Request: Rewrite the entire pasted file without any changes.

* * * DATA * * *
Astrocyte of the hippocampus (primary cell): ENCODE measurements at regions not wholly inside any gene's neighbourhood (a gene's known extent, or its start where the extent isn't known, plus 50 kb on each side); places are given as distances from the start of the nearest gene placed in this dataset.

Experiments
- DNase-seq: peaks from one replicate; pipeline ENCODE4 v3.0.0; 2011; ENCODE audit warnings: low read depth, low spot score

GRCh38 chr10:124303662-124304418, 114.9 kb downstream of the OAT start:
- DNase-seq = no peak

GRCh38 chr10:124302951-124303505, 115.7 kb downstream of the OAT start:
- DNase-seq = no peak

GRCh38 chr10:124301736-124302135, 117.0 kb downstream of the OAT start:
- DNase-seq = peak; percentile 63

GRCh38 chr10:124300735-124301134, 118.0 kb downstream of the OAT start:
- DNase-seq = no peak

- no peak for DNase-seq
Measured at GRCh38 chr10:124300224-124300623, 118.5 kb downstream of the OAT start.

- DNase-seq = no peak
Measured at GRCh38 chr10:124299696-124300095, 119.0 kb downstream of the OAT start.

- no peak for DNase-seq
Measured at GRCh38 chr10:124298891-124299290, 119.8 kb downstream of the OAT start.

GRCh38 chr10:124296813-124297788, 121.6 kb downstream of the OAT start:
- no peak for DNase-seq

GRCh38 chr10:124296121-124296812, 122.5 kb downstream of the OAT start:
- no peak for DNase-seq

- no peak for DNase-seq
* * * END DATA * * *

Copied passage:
Astrocyte of the hippocampus (primary cell): ENCODE measurements at regions not wholly inside any gene's neighbourhood (a gene's known extent, or its start where the extent isn't known, plus 50 kb on each side); places are given as distances from the start of the nearest gene placed in this dataset.

Experiments
- DNase-seq: peaks from one replicate; pipeline ENCODE4 v3.0.0; 2011; ENCODE audit warnings: low read depth, low spot score

GRCh38 chr10:124303662-124304418, 114.9 kb downstream of the OAT start:
- DNase-seq = no peak

GRCh38 chr10:124302951-124303505, 115.7 kb downstream of the OAT start:
- DNase-seq = no peak

GRCh38 chr10:124301736-124302135, 117.0 kb downstream of the OAT start:
- DNase-seq = peak; percentile 63

GRCh38 chr10:124300735-124301134, 118.0 kb downstream of the OAT start:
- DNase-seq = no peak

- no peak for DNase-seq
Measured at GRCh38 chr10:124300224-124300623, 118.5 kb downstream of the OAT start.

- DNase-seq = no peak
Measured at GRCh38 chr10:124299696-124300095, 119.0 kb downstream of the OAT start.

- no peak for DNase-seq
Measured at GRCh38 chr10:124298891-124299290, 119.8 kb downstream of the OAT start.

GRCh38 chr10:124296813-124297788, 121.6 kb downstream of the OAT start:
- no peak for DNase-seq

GRCh38 chr10:124296121-124296812, 122.5 kb downstream of the OAT start:
- no peak for DNase-seq

- no peak for DNase-seq